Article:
A gang of fraudsters charged provisional licence holders up to £2,500 to take their driving tests for them.
The group, headed by Dzemail Trstena, aged 45, from Belgium who travelled to the West Midlands from London
They charged hefty fees to sit theory or practical driving tests for them at centres in the West Midlands and Home Counties.
A joint investigation between the NCA and Met Police’s Organised Crime Partnership (OCP) and the Driving Vehicle Standards Agency (DVSA) identified that the same person, Emil Petkov, aged 30, from Bulgaria, was the subject of a large number of impersonation reports being filed by test centres.
CCTV footage confirmed Petkov being turned away from over 30 theory tests between 2010 and 2014 when the photographic ID he presented was not his.
Investigators identified two further impersonators, Musa Matluma, aged 34, from Macedonia, who was arrested whilst fraudulently sitting a theory test, and Colin Julian, aged 42, a bus driver from London.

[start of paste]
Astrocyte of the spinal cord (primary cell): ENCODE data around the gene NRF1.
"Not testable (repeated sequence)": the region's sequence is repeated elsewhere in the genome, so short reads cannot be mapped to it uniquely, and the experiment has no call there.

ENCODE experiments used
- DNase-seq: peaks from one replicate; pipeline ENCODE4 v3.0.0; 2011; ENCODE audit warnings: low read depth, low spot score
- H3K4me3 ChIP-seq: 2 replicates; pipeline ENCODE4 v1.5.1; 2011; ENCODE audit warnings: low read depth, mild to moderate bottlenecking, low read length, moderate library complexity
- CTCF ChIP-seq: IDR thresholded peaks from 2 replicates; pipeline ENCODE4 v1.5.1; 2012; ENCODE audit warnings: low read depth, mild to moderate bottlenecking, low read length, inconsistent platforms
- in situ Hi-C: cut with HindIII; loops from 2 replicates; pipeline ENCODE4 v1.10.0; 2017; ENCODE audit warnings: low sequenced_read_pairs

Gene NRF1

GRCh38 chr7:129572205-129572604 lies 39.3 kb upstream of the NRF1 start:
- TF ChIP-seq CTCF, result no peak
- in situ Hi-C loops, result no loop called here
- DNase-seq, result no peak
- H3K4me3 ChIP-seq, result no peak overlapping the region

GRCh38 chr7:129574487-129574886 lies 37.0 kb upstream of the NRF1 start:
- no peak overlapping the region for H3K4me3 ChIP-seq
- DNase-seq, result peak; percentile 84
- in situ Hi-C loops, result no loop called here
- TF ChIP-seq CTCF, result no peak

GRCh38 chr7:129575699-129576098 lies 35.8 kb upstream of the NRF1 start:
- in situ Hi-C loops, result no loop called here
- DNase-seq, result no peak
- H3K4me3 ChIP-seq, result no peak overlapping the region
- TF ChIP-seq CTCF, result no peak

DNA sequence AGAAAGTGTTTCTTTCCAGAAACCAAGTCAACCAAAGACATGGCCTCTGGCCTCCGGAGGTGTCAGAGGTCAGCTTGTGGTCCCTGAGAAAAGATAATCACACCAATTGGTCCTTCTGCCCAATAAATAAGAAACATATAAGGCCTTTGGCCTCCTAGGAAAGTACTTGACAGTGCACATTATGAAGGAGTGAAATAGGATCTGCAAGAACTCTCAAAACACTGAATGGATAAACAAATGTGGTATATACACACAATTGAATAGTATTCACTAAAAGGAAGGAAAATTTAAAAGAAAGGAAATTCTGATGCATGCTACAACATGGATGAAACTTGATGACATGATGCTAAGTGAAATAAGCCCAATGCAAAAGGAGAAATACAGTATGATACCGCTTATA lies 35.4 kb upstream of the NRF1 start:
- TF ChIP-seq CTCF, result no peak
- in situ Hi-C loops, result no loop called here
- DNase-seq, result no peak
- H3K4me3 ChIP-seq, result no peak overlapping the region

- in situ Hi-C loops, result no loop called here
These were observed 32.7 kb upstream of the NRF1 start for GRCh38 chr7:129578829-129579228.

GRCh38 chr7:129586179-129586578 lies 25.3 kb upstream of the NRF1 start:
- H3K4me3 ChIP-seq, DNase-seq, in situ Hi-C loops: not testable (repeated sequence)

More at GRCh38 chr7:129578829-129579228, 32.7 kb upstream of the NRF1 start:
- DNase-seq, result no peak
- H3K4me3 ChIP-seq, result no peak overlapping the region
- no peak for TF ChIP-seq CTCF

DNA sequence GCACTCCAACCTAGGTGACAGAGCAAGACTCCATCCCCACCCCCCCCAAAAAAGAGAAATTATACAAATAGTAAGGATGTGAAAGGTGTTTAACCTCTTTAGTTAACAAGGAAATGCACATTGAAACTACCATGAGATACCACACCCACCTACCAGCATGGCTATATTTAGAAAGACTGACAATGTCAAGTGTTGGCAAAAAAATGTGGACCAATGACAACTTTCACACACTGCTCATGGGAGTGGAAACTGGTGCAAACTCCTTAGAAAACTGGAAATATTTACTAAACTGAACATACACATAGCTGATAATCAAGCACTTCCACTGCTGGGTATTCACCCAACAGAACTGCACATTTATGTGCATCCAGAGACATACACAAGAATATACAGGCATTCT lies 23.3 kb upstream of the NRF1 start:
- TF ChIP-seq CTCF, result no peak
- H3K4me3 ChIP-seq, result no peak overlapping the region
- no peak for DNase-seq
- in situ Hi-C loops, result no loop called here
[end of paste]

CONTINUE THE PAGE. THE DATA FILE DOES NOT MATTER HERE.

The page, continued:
Trstena and Julian were arrested at their homes in July 2014, while Petkov handed himself in to Leytonstone Police Station later that day.
Searches found them to be in possession of a large number of provisional licences and theory test booking documents, reports the Birmingham Mail.
Julian and Trstena are known to have been responsible for a successful practical driving test impersonation at Kettering in June 2014, however the total number of successful tests cannot be quantified.
Seven provisional licence holders, whose documents were found in the group’s possession, have also been prosecuted.
Investigators believe their main motivation in using impersonators was to bypass the language restriction of taking the test in English or Welsh.
Trstena, Petkov and Julian were sentenced on 12 August at Blackfriars Crown Court to 15, 12 and nine months respectively. Matluma was sentenced to eight months earlier this year when seven provisional licence holders, none from the West Midlands were also dealt with.
Spencer Barnett from the Organised Crime Partnership said: These men conspired to make a criminal profit with no regard for the risk that they were helping potentially dangerous and unskilled drivers onto Britain’s roads.
Andy Rice, Head of Counter-Fraud and Investigations at DVSA said: Although instances of impersonation fraud are rare in relation to over three million theory and practical driving tests which are taken each year, DVSA continues to take them seriously, and work closely with the police and NCA to bring offenders to justice.
News Source MirrorNews